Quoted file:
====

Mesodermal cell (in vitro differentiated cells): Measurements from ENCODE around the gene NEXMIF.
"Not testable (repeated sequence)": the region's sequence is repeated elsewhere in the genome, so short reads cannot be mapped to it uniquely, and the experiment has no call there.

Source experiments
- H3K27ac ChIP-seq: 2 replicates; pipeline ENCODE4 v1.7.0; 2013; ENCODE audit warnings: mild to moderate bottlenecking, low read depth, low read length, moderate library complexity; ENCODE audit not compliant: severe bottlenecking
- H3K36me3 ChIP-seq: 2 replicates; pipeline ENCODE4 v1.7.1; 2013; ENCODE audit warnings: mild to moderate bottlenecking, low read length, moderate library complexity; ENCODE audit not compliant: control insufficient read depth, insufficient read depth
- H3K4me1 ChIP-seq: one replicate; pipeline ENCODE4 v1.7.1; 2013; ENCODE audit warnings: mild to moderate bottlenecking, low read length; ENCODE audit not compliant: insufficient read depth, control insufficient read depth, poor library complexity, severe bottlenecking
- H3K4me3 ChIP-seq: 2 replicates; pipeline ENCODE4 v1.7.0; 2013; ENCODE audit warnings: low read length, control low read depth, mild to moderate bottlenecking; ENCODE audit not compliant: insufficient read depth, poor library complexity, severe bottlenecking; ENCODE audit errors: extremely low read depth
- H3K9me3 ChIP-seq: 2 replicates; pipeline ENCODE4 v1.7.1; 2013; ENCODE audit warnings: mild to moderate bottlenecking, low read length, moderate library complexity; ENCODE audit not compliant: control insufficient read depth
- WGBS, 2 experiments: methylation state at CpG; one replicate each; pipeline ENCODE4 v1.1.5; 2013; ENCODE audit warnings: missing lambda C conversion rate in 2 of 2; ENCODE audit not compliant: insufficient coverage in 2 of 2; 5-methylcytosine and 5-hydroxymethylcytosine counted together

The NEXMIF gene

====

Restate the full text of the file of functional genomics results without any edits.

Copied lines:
Mesodermal cell (in vitro differentiated cells): Measurements from ENCODE around the gene NEXMIF.
"Not testable (repeated sequence)": the region's sequence is repeated elsewhere in the genome, so short reads cannot be mapped to it uniquely, and the experiment has no call there.

Source experiments
- H3K27ac ChIP-seq: 2 replicates; pipeline ENCODE4 v1.7.0; 2013; ENCODE audit warnings: mild to moderate bottlenecking, low read depth, low read length, moderate library complexity; ENCODE audit not compliant: severe bottlenecking
- H3K36me3 ChIP-seq: 2 replicates; pipeline ENCODE4 v1.7.1; 2013; ENCODE audit warnings: mild to moderate bottlenecking, low read length, moderate library complexity; ENCODE audit not compliant: control insufficient read depth, insufficient read depth
- H3K4me1 ChIP-seq: one replicate; pipeline ENCODE4 v1.7.1; 2013; ENCODE audit warnings: mild to moderate bottlenecking, low read length; ENCODE audit not compliant: insufficient read depth, control insufficient read depth, poor library complexity, severe bottlenecking
- H3K4me3 ChIP-seq: 2 replicates; pipeline ENCODE4 v1.7.0; 2013; ENCODE audit warnings: low read length, control low read depth, mild to moderate bottlenecking; ENCODE audit not compliant: insufficient read depth, poor library complexity, severe bottlenecking; ENCODE audit errors: extremely low read depth
- H3K9me3 ChIP-seq: 2 replicates; pipeline ENCODE4 v1.7.1; 2013; ENCODE audit warnings: mild to moderate bottlenecking, low read length, moderate library complexity; ENCODE audit not compliant: control insufficient read depth
- WGBS, 2 experiments: methylation state at CpG; one replicate each; pipeline ENCODE4 v1.1.5; 2013; ENCODE audit warnings: missing lambda C conversion rate in 2 of 2; ENCODE audit not compliant: insufficient coverage in 2 of 2; 5-methylcytosine and 5-hydroxymethylcytosine counted together

The NEXMIF gene